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Mets debates we would be having right now in a normal 2020 season

NEW YORK, NEW YORK - SEPTEMBER 11: (NEW YORK DAILIES OUT) Jacob deGrom #48 of the New York Mets looks on against the Arizona Diamondbacks at Citi Field on September 11, 2019 in New York City. The Mets defeated the Diamondbacks 9-0. (Photo by Jim McIsaac/Getty Images)
NEW YORK, NEW YORK - SEPTEMBER 11: (NEW YORK DAILIES OUT) Jacob deGrom #48 of the New York Mets looks on against the Arizona Diamondbacks at Citi Field on September 11, 2019 in New York City. The Mets defeated the Diamondbacks 9-0. (Photo by Jim McIsaac/Getty Images)
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NEW YORK, NEW YORK – SEPTEMBER 29: Robinson Cano #24 of the New York Mets in action against the Atlanta Braves at Citi Field on September 29, 2019 in New York City. New York Mets defeated the Atlanta Braves 7-6. (Photo by Mike Stobe/Getty Images)

Can we sit Robinson Cano already?

I’m not as much of a Robinson Cano hater as most. His 2019 campaign was gravely disappointing and while I thought he was a good candidate to rebound somewhat in 2020, it wouldn’t be enough for us to avoid questioning his place in the lineup.

There are a few stages we would have gone through with Cano in 2020. First, we’d want to see him dropped in the lineup. It doesn’t matter where the Mets chose to hit him at the start of the year. There’s always a demotion somewhere.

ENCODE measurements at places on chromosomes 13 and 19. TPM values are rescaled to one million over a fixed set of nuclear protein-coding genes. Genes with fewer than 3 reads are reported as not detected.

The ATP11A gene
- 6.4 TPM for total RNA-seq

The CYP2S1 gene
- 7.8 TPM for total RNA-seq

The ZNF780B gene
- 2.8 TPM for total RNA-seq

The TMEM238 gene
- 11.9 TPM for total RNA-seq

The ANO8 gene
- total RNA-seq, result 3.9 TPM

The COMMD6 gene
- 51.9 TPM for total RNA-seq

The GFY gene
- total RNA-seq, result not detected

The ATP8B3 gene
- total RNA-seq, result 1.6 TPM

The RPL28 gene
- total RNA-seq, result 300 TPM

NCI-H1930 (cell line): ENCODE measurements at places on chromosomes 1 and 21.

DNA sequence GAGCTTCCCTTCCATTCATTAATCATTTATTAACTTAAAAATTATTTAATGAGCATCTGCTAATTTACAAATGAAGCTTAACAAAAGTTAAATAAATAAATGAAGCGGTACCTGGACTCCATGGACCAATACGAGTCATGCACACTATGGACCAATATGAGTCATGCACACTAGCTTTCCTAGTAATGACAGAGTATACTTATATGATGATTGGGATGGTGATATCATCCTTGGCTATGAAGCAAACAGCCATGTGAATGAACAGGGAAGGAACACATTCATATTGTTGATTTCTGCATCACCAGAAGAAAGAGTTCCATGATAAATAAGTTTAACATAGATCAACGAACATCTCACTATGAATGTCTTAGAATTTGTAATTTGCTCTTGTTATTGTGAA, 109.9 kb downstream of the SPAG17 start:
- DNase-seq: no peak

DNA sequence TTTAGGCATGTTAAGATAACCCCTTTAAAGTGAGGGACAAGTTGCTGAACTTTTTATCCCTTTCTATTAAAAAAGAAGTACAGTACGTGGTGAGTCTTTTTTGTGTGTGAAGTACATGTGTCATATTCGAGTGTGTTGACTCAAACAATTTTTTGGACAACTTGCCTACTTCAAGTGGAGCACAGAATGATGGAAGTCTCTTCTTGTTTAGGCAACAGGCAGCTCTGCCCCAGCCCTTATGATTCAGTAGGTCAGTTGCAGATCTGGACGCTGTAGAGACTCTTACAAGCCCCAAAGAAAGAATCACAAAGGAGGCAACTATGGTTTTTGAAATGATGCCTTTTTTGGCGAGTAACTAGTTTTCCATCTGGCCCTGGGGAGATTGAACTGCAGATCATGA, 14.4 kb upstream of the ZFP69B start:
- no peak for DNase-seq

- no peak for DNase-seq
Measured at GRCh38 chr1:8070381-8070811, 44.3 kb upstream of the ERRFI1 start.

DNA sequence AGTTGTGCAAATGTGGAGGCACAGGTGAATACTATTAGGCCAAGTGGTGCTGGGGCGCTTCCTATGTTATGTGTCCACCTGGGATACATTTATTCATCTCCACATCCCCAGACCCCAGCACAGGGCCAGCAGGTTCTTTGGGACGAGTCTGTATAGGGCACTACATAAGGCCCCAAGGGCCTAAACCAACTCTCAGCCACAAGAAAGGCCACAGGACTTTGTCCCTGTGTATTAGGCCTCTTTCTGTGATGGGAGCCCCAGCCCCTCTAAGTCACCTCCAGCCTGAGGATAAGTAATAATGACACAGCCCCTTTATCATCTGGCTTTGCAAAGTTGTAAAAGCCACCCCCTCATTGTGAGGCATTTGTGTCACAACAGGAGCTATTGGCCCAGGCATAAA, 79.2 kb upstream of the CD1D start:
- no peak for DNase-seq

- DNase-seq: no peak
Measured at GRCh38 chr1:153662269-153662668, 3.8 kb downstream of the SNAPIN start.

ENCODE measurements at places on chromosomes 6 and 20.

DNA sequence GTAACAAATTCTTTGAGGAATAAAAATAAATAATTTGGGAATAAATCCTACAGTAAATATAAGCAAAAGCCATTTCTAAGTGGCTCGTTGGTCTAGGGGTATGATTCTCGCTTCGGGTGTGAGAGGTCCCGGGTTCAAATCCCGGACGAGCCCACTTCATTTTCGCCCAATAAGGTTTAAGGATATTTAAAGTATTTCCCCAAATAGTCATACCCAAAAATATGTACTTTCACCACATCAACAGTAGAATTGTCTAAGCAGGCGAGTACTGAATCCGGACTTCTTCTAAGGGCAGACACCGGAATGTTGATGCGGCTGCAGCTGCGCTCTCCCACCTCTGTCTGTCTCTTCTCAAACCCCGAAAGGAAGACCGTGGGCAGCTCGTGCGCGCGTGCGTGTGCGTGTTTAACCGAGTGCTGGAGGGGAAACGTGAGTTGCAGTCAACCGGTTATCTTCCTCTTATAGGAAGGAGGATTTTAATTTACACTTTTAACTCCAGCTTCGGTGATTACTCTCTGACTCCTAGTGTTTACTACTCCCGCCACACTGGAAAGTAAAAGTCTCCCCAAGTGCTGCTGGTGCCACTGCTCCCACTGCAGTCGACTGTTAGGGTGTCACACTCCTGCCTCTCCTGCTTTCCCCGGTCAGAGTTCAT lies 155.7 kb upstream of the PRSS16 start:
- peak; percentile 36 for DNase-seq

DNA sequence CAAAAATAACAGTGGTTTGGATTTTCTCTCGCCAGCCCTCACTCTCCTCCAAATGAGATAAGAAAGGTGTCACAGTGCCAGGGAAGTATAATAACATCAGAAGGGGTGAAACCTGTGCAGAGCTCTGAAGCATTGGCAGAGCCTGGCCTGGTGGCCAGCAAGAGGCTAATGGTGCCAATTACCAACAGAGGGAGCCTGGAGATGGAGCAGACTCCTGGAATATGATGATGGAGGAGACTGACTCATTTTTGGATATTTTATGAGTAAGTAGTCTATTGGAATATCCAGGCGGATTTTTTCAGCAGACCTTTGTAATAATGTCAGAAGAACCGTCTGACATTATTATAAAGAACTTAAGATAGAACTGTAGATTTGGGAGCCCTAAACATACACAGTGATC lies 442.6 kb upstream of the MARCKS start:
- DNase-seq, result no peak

Following that, I think we may have begun to kick and scream about why he’s still there. Jeff McNeil is a perfectly serviceable second baseman. For the next few weeks, we’re going to check in on which third basemen are available before the trade deadline.

Sadly, this is a story I expect us to live through for at least another year. Without the 2020 campaign to be the final straw for Cano, we’re probably going to need to experience this in real-time during the 2021 season—if we ever get baseball back at all.

As an aside, I’m starting to grow really tired of using that sentence.

The problem with Cano is he’s making so much money that the Mets probably will never sit him until it’s unbearable to watch. After he drops in the lineup, he’ll become more of a part-time player but the kind that starts a little more often than we want. There will be a lack of logic as to when he gets his starts. There will be a Sunday when McNeil is riding an eight-game hitting streak and he gets taken out in favor of Cano.

It’s the cold hard truth and will be ready for us to cry about when baseball comes back.

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